This weekend, the Islamic State terror group (ISIS/IS) delivered a statement to Christians that gave them the choice between converting to Islam, paying a tax or fleeing their ancient homeland. The offer was time sensitive and if they failed to choose by Saturday, July 19, ISIS said there would be “nothing for them but the sword.”

Christians who were not willing to compromise with the militants fled Mosul. Before they were able to officially depart, ISIS demanded that they be stripped of all valuable belongings, leaving most Christians with nothing but remnants of their clothing.

Christians are not the only ones affected by the acts of ISIS. ISIS is responsible for the destruction of mosques and shrines, causing other religious minorities to flee Mosul as well.

Iraqi Prime Minister, Nuri Al-Maliki, called for governmental support for the homeless Iraqis who were forced to leave Mosul. He said that this specific event demonstrates "the extreme criminality and terrorist nature of this group.”

Although many have moved away, some Iraqi Christians are facing the alternatives. Several Christians have converted to Islam and those that choose to stay, refuse to abandon their religious beliefs.

Syrian Catholic Archbishop of Mosul, Yohanna Petros Mouche told the Washington Post, “If we all leave, it sends the message that there is nowhere safe for Christians to live in Iraq — and this worries me. I’m not a vagabond. This is my home, and I will die here if necessary.”

President Obama Proposes $500 Million To Aid Syrian Rebels

The White House sent Congress a $500 million request Thursday for a Pentagon-run program that would significantly expand previous covert efforts to arm rebels fighting both the Sunni extremists and forces loyal to Syrian President Bashar Assad.

If approved by lawmakers, the program would in effect open a second front in the fight against militants spilling over Syria's border and threatening to overwhelm neighboring Iraq.

President Obama has long been reluctant to arm the Syrian opposition, in part because of concerns that weapons may fall into extremist hands. But administration officials say the U.S. has grown increasingly confident in recent months about its ability to distinguish the moderate rebels from the more extremist elements that include the al-Qaida-inspired Islamic State of Iraq and the Levant, which has stormed into Iraq and captured much of the northern part of the country.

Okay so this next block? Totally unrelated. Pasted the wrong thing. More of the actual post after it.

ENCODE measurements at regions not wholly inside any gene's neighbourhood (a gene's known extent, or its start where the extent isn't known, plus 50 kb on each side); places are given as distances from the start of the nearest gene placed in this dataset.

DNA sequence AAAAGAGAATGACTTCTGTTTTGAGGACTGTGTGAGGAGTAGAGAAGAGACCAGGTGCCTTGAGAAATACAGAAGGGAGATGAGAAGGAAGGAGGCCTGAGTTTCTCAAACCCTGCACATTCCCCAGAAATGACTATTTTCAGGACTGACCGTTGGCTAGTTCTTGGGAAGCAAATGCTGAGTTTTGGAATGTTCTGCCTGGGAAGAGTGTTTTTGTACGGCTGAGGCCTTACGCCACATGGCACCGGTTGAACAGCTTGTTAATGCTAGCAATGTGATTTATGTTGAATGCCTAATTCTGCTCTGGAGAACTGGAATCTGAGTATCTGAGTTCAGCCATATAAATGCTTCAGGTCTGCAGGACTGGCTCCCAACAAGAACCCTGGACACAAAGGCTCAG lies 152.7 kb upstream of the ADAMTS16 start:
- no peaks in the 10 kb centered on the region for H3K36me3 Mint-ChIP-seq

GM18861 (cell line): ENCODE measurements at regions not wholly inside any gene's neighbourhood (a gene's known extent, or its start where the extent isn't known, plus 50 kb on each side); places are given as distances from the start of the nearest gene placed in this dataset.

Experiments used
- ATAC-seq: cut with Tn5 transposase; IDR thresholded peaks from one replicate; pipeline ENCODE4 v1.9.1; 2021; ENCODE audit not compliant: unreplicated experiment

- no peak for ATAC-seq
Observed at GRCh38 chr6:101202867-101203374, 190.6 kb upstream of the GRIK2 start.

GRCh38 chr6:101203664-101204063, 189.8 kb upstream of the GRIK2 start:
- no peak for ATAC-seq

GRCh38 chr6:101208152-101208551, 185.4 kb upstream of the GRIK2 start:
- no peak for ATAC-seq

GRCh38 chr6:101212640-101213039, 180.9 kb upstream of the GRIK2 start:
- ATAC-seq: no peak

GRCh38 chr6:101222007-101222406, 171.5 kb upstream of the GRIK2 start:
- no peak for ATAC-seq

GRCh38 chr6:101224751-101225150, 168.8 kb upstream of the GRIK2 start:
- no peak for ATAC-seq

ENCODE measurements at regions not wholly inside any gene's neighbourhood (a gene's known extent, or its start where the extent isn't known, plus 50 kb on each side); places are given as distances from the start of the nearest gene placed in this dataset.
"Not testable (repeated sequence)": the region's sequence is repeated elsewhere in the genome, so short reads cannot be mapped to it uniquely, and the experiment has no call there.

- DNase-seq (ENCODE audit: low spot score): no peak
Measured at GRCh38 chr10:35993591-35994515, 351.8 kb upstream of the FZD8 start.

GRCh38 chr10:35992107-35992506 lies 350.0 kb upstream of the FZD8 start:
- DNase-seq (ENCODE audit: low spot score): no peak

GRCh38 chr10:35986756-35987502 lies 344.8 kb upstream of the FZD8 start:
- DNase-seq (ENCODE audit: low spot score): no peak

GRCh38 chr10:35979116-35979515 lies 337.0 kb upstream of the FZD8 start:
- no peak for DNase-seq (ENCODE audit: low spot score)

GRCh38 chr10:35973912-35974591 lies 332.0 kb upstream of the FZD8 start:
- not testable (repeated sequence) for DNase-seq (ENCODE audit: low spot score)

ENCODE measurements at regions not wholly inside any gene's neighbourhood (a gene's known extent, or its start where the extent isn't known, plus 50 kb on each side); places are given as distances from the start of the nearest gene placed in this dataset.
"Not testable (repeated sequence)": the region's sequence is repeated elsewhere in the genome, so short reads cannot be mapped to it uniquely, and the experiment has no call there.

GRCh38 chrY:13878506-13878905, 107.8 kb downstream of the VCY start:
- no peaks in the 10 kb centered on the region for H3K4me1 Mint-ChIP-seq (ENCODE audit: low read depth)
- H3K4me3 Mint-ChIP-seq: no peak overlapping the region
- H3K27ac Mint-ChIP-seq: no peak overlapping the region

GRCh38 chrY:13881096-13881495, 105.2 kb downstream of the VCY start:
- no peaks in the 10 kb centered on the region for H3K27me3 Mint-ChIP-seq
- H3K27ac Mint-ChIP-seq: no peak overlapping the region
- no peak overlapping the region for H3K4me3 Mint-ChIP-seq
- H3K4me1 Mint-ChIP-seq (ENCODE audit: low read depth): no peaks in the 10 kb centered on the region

Jennifer Griffin has more tonight on Special Report

ISIS: What's Next?

A picture is emerging of consistent and persistent warnings by the intelligence community about ISIS and a failure to heed or act on the warnings with congressional sources telling Fox air strikes a month ago when ISIS was still in camps on the Syrian border were a missed opportunity. 

Sunni extremists took over a border crossing between Iraq and Syria over the weekend leaving ISIS's threat closing in on the country. Yesterday, Syria reportedly responded with air strikes, killing 50+people. 

After a classified briefing late Tuesday, Senators described ISIS as a direct threat to the US, warning that Jordan is likely next as well as the Balad air base, Iraq's largest and former HQ for US forces. For now, the United States is taking a less aggressive approach, but pressure continues to mount against a growing regional threat

Secretary of State John Kerry traveled to Iraq earlier in the week to meet with leaders and encourage a more inclusive government. Today he is in Brussels to attend a NATO meeting of foreign ministers to discuss the situation in Iraq. Kerry has presently ruled out US air strikes--

James Rosen is traveling with Secretary Kerry and will have more for us tonight on Special Report.